Summer Games: It’s On

In order to distract myself from being productive and writing posts for my blog, I spend far too much time reading other cycling blogs. One of the better ones is Let’s Go Ride A Bike, co-curated by Trisha in Nashville and Dottie in Chicago. They focus mostly on transportation cycling and um, for lack of a better phrase, the issues that lady cyclists face in particular. But mostly transportation cycling. It’s always an interesting read and there are often great pictures of Chicago, one of my favorite cities.

For the second year in a row, LGRAB is hosting a contest of sorts that they call: The LGRAB Summer Games:

Contestants are required to complete 4 of 10 of the following tasks and either document them in blog form, or email the documentation to the LGRAB ladies. Here are the tasks:

  • 1. on vacation? rent a bike and go for a ride!
  • 2. write a letter advocating for bicycling infrastructure (bike lanes, bike rack, etc) to your alderman/council representative, mayor, or a local business.
  • 3. take a picture of something along your commute that says “summer” to you, and explain why
  • 4. commute to work by bike or bike/transit if you don’t already
  • 5. perform a maintenance task on your bike
  • 6. explore a greenway or bike path in your city that you haven’t previously visited
  • 7. test ride a different type of bike than you normally ride (road bike, mountain bike, etc.)
  • 8. read a book about cycling
  • 9. ride your bike somewhere new in your city
  • 10. go on a group ride

I think I’ve done just about all of these things, and probably blogged about most of them, but the contest has a particular time frame, so I shall do them again. I’ll start off with the low hanging fruit – #2 “write a letter advocating for bicycling infrastructure (bike lanes, bike rack, etc) to your alderman/council representative, mayor, or a local business.” Write a letter? Hell yeah, I can do that. Seeing as how the last time I wrote a letter to a local business regarding bike parking, I was successful within days, I’m going to aim my sights a little higher this time.

I’m aiming for Wal-Mart. Specifically, the local Wal-Mart #3301 at 51 Spring Street in Providence, RI 02904. Here’s my letter:

Dear Store #3301 Manager,

I recently visited your store using my bicycle to get there. Fortunately, Providence, RI is a very compact city meaning that no matter where you are, you only have to go a few miles to get to any destination.  The Wal-mart at 51 Spring Street is about 3 miles from my house, making it the perfect distance for a trip by bicycle. And while this Wal-Mart location has hundreds of parking places for cars, and several dedicated parking places for the disabled, it has zero places for parking a bike. On a recent trip, I circled the lot, looking for an appropriate place to lock up my bike. My choices seemed to be: a fence at one edge of the lot, the poles holding up a shelter over some picnic tables, or a bicycle display rack just outside of the entrance. I opted for the display rack. It certainly wasn’t intended as a place for a customer to park a bike, but it seemed appropriate. When I walked in, I noticed that other customers had locked their bikes to bench in the entrance area of the store. They were only able to lock their bikes by one wheel (not a very secure way to lock one’s bike), and they were keeping other customers from having access to the bench.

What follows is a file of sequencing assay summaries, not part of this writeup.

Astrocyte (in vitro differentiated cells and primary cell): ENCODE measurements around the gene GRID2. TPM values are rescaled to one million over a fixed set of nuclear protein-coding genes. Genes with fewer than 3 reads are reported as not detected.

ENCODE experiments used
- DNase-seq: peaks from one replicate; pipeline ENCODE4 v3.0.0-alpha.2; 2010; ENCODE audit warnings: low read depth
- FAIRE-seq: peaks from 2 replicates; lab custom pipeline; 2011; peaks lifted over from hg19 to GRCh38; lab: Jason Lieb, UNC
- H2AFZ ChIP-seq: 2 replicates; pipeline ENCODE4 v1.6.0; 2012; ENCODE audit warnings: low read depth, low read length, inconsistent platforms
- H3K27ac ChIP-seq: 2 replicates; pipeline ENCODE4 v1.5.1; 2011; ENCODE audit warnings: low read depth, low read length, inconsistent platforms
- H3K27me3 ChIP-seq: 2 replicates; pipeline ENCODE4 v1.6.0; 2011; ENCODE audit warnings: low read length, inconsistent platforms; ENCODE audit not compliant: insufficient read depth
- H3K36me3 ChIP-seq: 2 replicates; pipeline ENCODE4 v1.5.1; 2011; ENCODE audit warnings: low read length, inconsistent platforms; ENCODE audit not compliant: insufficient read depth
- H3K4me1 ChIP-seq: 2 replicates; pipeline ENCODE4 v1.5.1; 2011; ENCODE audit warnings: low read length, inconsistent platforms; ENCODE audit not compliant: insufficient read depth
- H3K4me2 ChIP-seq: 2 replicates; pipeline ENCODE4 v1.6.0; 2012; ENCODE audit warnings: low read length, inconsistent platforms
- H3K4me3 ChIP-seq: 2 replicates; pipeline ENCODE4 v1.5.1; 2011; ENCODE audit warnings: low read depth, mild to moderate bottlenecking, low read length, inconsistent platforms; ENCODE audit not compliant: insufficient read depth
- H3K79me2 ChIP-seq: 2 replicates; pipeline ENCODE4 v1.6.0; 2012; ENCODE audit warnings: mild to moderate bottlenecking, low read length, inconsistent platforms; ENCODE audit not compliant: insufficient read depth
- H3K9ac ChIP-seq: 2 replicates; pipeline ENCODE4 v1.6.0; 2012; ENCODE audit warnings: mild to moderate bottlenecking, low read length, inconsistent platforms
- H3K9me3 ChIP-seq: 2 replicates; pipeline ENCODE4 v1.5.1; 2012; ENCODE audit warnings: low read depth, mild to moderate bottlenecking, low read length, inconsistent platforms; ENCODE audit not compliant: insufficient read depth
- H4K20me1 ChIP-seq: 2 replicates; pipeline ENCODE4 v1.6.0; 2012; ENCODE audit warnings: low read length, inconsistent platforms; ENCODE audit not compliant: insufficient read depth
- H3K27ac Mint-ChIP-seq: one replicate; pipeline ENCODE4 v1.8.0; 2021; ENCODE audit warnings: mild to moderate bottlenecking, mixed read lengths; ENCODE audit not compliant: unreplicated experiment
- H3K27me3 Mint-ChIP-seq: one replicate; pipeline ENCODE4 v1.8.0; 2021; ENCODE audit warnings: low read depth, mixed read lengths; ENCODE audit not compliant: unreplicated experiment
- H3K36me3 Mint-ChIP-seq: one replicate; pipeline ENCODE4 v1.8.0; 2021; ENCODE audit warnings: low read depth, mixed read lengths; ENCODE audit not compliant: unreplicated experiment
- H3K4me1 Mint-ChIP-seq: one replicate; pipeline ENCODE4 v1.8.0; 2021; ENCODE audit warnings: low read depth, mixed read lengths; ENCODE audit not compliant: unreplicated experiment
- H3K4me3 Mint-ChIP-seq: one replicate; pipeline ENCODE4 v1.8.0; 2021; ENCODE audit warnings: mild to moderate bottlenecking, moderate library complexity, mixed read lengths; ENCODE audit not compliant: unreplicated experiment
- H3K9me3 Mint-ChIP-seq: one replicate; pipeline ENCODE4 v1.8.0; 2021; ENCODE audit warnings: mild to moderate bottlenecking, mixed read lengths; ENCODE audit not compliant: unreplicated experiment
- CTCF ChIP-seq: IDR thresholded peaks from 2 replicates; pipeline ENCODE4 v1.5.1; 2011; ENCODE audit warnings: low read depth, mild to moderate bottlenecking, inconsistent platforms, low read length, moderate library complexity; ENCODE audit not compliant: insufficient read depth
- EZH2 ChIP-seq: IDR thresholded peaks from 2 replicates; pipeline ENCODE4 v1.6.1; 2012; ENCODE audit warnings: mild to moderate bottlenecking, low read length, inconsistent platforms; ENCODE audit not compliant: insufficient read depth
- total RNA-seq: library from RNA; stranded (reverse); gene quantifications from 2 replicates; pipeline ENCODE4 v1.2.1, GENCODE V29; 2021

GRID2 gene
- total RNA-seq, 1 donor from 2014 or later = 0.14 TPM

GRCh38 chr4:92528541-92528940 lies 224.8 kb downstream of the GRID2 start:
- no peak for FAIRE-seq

I was unable to attach images to my letter to Wal-Mart, these images are just for my readers' edification

Inside the store, I noticed that this particular Wal-Mart has dozens of bicycles for sale. Along with the bicycles, the store sells helmets, tires, tubes, and locks. It’s particularly frustrating that a store would sell bikes and locks, and yet have no place for their customers to park & lock those bikes when they return to the store.

lots of bikes at the Wal-Mart

Compared to the cost of building and maintaining a parking space for a car, a bike rack for your customers would be incredibly cheap. There is ample space outside of the store to install one for your customers. I hope that you will consider installing a bike rack for your customers.

Sincerely,

carfreepvd

Okay, that’s entry #1. Let’s see where that gets us. Of course, as a true middle-class smugmonger, when would I ever shop there?

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7 responses to “Summer Games: It’s On

  1. Walmart sells MUCH better u locks than my local bike store. My Walmart also has better bike parking than my local bike store. You might send a follow-up letter noting that the Walmarts in Texas seem to be MUCH more friendly than those in Providence. I guess Rhode Island is simply a LITTLE STATE! Seriously, I can send you photos of the bike rack at the two Walmarts closest to me and even at our Target if it helps.

    • The Target has a “wave” bike rack (although it is currently blocked by a construction fence). I would be interested in seeing photos of Texas Wal-Mart bike racks. This particular Wal-Mart is in a poorer part of town and has it’s own bus stop… but no bike rack.

  2. This assumes that you will survive riding through the Walmart parking lot.

    • Ha! I haven’t had too many problems riding through there, but I don’t go there too often. For this parking lot, I enter from the street at the entrance nearest to the store entrance. That way, I’m not riding through rows of parked cars that can pull out at any time. I find that this is the best strategy for almost any parking lot. Even a Whole Foods Parking lot, where things are known to get real.

  3. Contact my google profile email and I will send “the Walmart Texas bike rack collection.”

  4. Pingback: The whining I do on my blog results in positive change for cyclists across America | Car-Free in PVD

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